Trump Campaign, Super PAC Halt Ads In Michigan Amid Concern Over ‘Dismal’ Numbers

(Scott Olson/Getty Images)

Varun Hukeri General Assignment & Analysis Reporter
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President Donald Trump’s campaign and allied super PAC America First Action have halted television and radio ads in Michigan amid concerns of underperformance in the battleground state.

The Trump campaign stopped running ads in Michigan last week and America First Action has not aired ads since July 2, McClatchy DC reported. The campaign and super PAC are both running ads planned for Michigan in other battleground states, including Pennsylvania and Wisconsin.

America First Action cut Michigan from its ad buy in early July and replaced the state with Arizona and North Carolina, The New York Times reported.

“We’re looking at the map and basing our investment decisions on the most reliable pathway to 270 electoral college votes,” an adviser to America First Action said. The super PAC believes Michigan is still in play and also encouraged the Trump campaign to continue campaign activity in the state, according to McClatchy DC.

BATTLE CREEK, MICHIGAN - DECEMBER 18: President Donald Trump addresses his impeachment during a Merry Christmas Rally at the Kellogg Arena on December 18, 2019 in Battle Creek, Michigan. While Trump spoke at the rally the House of Representatives voted to impeach the president, making Trump just the third president in U.S. history to be impeached. (Photo by Scott Olson/Getty Images)

President Donald Trump speaks at the Kellogg Arena on December 18, 2019 in Battle Creek, Michigan (Scott Olson/Getty Images)

Data provided by Advertising Analytics revealed the Trump campaign shrunk its Michigan budget to under $1 million in July after spending $2.5 million in the state in June, McClatchy DC reported. The Biden campaign more than tripled Trump’s television ad spending in Michigan over the last month, according to The Hill.

“The numbers speak for themselves and the advertising dollars speak for themselves,” a Trump administration official involved in the 2016 campaign said. “The campaign thinks they have a better shot in Pennsylvania and that’s why they are matching Biden on advertising there.”

Trump campaign manager Bill Stepien — who replaced Brad Parscale earlier this month — told reporters last week that the president still intended to keep Michigan from flipping back to the Democrats, according to The New York Times. “We intend to protect this 2016 map,” he said.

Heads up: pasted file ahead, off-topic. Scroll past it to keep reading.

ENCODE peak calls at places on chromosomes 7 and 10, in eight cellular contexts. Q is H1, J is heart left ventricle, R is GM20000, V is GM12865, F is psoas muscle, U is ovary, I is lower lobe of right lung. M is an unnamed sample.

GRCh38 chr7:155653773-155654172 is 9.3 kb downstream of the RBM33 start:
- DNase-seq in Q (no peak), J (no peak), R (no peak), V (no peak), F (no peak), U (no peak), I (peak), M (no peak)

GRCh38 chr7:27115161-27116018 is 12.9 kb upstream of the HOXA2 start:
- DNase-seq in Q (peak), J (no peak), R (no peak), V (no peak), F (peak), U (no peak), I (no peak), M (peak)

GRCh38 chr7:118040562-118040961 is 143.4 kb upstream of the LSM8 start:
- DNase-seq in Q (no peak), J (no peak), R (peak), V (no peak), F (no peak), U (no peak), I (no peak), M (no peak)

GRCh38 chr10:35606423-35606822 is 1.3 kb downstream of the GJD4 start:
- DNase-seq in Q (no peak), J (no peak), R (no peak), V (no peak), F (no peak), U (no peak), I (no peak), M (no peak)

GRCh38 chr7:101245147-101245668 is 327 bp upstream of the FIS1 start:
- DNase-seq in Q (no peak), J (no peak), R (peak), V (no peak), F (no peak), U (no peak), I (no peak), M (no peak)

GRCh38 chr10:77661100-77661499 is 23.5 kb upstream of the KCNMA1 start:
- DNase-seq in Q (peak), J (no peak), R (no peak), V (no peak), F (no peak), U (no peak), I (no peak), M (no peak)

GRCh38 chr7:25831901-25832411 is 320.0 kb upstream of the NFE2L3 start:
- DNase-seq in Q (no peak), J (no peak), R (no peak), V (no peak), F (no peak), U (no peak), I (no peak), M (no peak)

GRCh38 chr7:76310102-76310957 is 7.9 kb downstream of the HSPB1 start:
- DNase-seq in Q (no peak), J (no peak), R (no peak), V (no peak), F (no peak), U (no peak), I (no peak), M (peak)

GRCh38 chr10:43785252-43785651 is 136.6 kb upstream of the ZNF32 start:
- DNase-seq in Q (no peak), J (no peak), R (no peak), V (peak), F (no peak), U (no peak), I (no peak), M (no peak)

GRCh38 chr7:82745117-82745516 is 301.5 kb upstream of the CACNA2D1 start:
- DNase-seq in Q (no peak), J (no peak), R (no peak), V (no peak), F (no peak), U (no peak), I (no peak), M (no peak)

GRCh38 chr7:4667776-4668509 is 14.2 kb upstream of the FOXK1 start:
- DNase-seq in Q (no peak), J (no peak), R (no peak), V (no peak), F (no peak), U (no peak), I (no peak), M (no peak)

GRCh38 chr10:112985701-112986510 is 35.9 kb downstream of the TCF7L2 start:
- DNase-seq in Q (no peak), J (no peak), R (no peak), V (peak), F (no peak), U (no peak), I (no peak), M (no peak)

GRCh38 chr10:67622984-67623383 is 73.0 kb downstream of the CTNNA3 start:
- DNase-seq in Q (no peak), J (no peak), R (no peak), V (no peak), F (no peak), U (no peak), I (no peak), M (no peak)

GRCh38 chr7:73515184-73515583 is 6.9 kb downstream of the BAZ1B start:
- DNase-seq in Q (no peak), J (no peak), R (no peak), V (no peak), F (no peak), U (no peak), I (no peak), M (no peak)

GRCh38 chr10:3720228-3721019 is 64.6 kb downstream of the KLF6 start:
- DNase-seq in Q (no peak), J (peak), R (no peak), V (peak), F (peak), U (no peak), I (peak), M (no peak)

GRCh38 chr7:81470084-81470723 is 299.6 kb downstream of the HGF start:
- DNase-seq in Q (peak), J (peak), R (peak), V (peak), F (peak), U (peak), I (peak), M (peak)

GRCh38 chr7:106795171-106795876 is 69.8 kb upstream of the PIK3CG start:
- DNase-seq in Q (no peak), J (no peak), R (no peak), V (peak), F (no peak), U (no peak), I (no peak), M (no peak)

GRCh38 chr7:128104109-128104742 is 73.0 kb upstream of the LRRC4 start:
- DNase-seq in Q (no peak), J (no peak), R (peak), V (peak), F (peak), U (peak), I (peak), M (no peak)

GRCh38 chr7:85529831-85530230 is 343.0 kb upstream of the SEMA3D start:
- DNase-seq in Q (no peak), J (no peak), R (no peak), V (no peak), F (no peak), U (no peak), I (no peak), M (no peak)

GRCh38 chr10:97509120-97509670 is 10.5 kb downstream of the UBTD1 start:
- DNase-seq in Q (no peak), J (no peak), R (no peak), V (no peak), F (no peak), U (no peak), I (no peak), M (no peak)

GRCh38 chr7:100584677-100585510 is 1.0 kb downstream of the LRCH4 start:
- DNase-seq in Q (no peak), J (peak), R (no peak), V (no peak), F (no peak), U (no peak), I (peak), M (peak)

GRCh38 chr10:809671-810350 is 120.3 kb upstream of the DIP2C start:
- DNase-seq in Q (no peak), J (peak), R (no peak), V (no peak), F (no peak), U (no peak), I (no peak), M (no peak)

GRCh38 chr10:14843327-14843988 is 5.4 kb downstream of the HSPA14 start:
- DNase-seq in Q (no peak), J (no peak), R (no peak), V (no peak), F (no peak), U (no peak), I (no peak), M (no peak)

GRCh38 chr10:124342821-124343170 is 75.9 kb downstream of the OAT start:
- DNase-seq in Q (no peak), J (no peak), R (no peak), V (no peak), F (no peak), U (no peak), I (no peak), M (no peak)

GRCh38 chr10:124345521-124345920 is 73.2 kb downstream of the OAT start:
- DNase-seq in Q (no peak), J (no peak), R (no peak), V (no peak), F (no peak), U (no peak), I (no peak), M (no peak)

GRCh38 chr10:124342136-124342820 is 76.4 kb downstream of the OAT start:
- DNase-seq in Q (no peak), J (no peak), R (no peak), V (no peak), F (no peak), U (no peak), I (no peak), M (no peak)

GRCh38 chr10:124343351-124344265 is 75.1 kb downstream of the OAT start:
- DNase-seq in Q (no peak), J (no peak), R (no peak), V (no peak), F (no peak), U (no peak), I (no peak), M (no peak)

Presumptive Democratic nominee Joe Biden leads Trump in virtually every public poll and commands an 8-point lead in Michigan according to the Real Clear Politics polling average. A Morning Consult poll released Tuesday found Trump trailing Biden by 10 points in Michigan.

US President Donald Trump(C)delivers remarks at American Center for Mobility in Ypsilanti, Michigan with General Motors CEO Mary Barra and Dennis Williams, United Auto Workers president on March 15, 2017. / AFP PHOTO / Nicholas Kamm (Photo credit should read NICHOLAS KAMM/AFP via Getty Images)

President Donald Trump delivers remarks at American Center for Mobility in Ypsilanti, Michigan with General Motors CEO Mary Barra and United Auto Workers president Dennis Williams (Nicholas Kamm/AFP via Getty Images)

“The numbers are dismal,” a GOP pollster familiar with the presidential race in Michigan told McClatchy DC. “Hard to see how it remains competitive.” (RELATED: Fox Poll Shows Trump Down Nearly 10 Points From 2016 Results In Key Midwestern States)

Trump beat then-Democratic presidential nominee Hillary Clinton in 2016 by a slim margin of 10,000 votes. Clinton campaign operatives cited a lack of activity on the ground and Trump’s over-performance among “white male union members” representing the state’s auto industry, Politico reported.

The Trump campaign still has $11.4 million in television ads reserved in Michigan starting in September, and Republican Party leaders like Republican National Committee chairwoman Ronna McDaniel say Trump still has a chance in the state, The New York Times reported.